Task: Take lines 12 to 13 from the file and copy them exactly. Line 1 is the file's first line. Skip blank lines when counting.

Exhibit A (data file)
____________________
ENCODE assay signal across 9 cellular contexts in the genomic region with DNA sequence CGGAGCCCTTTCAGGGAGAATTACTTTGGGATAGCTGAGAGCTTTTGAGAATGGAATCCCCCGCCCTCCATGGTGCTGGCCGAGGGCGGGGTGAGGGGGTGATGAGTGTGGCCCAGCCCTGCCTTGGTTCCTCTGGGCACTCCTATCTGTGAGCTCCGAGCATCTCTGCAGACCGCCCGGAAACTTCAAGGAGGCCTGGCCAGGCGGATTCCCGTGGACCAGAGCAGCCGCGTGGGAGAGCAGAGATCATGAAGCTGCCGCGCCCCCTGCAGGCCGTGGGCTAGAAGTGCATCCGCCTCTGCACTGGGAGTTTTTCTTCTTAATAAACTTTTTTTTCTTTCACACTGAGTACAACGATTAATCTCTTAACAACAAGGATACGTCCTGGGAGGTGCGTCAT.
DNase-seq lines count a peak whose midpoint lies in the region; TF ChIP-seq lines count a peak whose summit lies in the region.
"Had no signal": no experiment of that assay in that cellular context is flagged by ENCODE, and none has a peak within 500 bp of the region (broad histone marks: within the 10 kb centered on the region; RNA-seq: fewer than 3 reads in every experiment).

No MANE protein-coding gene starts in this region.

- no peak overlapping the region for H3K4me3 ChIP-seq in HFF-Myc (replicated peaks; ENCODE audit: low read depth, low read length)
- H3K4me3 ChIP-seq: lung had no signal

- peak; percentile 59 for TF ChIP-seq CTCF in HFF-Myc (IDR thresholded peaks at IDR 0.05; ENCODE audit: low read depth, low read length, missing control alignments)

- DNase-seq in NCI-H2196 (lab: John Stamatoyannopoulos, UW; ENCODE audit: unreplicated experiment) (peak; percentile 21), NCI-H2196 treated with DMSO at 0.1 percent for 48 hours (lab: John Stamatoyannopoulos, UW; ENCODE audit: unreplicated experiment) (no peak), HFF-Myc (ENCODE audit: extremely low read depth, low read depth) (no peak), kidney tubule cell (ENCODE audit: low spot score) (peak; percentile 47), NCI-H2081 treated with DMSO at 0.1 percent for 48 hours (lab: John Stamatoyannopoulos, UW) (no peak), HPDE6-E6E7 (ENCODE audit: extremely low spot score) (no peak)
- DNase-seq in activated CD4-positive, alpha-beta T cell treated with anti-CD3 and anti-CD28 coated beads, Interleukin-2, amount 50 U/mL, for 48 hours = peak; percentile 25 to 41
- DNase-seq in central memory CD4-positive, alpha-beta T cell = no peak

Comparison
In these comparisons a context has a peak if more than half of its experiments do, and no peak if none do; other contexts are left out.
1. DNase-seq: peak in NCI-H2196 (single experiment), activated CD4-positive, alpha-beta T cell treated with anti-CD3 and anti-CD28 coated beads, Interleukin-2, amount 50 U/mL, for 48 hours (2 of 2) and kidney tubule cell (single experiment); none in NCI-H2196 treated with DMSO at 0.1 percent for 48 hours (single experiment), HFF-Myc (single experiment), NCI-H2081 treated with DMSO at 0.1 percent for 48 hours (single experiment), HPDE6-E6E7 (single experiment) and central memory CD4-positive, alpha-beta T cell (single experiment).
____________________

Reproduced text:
In these comparisons a context has a peak if more than half of its experiments do, and no peak if none do; other contexts are left out.
1. DNase-seq: peak in NCI-H2196 (single experiment), activated CD4-positive, alpha-beta T cell treated with anti-CD3 and anti-CD28 coated beads, Interleukin-2, amount 50 U/mL, for 48 hours (2 of 2) and kidney tubule cell (single experiment); none in NCI-H2196 treated with DMSO at 0.1 percent for 48 hours (single experiment), HFF-Myc (single experiment), NCI-H2081 treated with DMSO at 0.1 percent for 48 hours (single experiment), HPDE6-E6E7 (single experiment) and central memory CD4-positive, alpha-beta T cell (single experiment).